Reader Nora works at a restaurant where the new manager is too busy to mitigate the black slime growing in the ice machine, even though sometimes it plops into people’s drinks. At left is a picture she took with her cellphone of the mold colony.
A customer found some kind of black gunk in an ice cube after trying to get a fountain drink. We were aware then after checking the ice machine that there was mold growing inside. The problem was, how would we clean it? We would have to turn on the machine, let all of the ice melt, clean it, and then have to wait for it to make more ice.
There have been numerous occasions of people finding black stuff floating in their drink. About a 3 months ago, the company assigned a new district manager for our store. On her first visit she did an inspection of the store, and even commented on the mold problem.
I’ve tried saying something to our new manager, but he says something along the lines of its not his number one concern right now, and we’ll get around to it when thing arent so hectic (we recently switched operating systems and everyone is still adjusting, but thats not really a valid excuse). I even went as far as to make a fake e-mail address, make up a story about finding black stuff in my cup, and that I wanted to inform them so something could be done. That was over a month ago with no response.
I just want our store to be clean and fit for customers to get ice and not have to worry about whether or not theres mold in it. I have attached some (crappy) pictures I took with my cell phone.
Gross! Slime! In people’s cups! It’s not going to harm anything, just your bottom line when customers find slime in their drinks and they tell their friends.
First off, put in one giant order of ice to your distributor to hold you over while you clean the machine. It’s pretty cheap. You don’t have to sit around waiting for all the ice inside the machine to melt, hot water will greatly speed the process!
You’ll want to clean out the ice machine and sanitize the interior and the lines using quaternary ammonium (QAC) at 200 parts per million. The process houstontx.gov recommends is to first wipe the condensation from the ice machine surfaces. Then take a clean cloth, moisten it with sanitizer, wring it so it won’t drip, and then wipe down the surfaces.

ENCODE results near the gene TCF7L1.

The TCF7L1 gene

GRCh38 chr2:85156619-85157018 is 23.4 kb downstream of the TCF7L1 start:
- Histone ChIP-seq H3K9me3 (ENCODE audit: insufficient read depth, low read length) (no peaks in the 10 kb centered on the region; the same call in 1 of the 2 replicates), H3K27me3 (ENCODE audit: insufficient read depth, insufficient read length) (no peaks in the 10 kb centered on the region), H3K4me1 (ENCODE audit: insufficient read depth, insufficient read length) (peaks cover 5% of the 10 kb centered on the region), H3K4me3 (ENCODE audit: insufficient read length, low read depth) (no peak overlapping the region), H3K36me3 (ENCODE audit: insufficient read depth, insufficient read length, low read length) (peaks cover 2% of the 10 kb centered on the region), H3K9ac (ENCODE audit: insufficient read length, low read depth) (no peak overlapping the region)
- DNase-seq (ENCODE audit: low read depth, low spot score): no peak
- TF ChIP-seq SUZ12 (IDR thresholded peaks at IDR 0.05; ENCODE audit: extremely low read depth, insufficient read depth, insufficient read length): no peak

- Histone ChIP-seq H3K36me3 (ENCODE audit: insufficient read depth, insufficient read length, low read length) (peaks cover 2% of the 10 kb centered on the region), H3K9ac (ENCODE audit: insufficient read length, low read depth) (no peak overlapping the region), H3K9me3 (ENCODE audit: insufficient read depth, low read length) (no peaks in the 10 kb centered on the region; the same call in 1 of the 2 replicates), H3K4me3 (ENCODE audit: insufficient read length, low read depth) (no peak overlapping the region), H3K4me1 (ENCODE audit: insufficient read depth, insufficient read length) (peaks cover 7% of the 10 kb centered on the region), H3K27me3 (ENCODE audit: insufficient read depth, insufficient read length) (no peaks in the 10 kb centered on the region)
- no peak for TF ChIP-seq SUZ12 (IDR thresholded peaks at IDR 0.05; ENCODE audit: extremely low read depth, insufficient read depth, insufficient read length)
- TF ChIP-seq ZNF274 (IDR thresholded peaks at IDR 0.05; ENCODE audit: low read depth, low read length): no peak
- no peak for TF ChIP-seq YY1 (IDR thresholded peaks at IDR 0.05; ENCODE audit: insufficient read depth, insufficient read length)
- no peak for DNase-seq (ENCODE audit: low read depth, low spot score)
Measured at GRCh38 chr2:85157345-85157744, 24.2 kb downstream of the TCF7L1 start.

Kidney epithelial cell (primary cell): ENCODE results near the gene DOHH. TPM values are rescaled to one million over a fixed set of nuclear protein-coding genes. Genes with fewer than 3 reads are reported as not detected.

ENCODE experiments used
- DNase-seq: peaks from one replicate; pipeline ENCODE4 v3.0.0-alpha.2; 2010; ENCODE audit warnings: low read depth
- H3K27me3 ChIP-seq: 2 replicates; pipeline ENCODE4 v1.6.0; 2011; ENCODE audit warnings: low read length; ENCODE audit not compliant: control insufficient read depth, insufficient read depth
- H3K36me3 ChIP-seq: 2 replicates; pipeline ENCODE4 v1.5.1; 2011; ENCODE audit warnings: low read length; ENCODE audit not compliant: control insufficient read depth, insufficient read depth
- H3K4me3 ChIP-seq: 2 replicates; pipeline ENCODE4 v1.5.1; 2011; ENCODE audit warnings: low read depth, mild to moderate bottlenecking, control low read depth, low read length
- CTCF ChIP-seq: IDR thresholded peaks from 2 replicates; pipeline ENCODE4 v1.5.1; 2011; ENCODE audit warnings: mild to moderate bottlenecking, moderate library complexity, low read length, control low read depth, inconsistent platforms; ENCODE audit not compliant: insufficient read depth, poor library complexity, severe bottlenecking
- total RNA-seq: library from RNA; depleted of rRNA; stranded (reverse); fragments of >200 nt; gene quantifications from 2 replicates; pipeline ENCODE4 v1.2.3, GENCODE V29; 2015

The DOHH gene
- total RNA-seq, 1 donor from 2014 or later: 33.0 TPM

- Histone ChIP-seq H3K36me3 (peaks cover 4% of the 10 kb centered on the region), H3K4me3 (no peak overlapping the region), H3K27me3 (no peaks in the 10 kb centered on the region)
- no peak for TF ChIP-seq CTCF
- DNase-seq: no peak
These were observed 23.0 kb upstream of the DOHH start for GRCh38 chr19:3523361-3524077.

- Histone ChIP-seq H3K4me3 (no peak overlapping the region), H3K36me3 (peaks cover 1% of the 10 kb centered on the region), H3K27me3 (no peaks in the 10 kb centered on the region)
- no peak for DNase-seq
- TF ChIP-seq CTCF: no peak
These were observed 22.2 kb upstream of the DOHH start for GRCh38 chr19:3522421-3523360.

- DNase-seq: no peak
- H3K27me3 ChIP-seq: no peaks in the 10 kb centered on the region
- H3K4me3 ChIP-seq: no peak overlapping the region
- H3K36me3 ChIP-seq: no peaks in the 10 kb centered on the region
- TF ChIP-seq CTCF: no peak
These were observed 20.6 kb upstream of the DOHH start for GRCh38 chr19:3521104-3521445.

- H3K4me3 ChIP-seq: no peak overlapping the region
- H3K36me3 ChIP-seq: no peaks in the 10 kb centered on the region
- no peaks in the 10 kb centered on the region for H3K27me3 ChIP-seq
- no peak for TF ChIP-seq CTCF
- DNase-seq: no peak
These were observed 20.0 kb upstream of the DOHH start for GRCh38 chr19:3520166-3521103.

They also recommend cleaning out the entire inside of the machine as many times as twice a week.
If just mentioning this method for getting rid of the slime doesn’t work, present your manager with an action plan to make it easier for them to say “yes.” Outline the new cleaning procedure and price out the supplies and the rate at which they’ll need to be purchased. Volunteer to lead a training session showing the other employees the new ice machine cleaning procedure. Add references to official gov and business reports on dealing with the slime in the ice machine problem. Describe a scary pyramid of people that shows the negative effects of one customer finding black gunk in their soda and then telling five people about it and then they tell five people, etc.
The famed late consumer reporter Marvin Zindler made a career out of embarrassing local restaurants by reading bad health reports on air, accompanied by a custom “SLIME IN THE ICE MACHINE!” jingle. Show your manager a few of his videos on YouTube to drive home the impact of bad publicity.
You’ll take the burden of dealing with the issue off your manager’s back, get the slime problem taken care of and distinguish yourself as an employee with initiative.
If your manager turns down your plan and doesn’t take action, there’s always the option of making an anonymous report to the local health department.